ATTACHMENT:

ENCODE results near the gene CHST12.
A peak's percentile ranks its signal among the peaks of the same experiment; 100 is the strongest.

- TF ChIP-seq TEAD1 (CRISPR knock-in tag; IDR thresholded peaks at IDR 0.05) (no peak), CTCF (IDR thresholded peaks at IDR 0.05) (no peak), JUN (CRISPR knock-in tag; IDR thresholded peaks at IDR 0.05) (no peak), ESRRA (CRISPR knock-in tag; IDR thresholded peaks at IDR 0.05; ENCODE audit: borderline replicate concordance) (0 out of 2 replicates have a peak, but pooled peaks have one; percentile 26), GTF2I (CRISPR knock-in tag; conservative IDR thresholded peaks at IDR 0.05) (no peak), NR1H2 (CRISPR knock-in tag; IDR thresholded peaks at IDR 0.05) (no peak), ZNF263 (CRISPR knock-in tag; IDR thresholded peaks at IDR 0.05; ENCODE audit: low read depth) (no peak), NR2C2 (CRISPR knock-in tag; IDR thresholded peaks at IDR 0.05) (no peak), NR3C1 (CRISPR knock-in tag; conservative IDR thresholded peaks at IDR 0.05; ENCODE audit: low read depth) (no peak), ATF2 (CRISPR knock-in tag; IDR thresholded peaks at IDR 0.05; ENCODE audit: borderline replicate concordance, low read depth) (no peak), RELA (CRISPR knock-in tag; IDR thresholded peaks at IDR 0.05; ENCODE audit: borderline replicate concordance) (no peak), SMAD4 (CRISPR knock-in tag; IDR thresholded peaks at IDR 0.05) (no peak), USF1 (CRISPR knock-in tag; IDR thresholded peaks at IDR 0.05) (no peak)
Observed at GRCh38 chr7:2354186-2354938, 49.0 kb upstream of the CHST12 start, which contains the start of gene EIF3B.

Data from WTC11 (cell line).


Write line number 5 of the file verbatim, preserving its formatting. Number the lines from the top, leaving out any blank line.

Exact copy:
Data from WTC11 (cell line).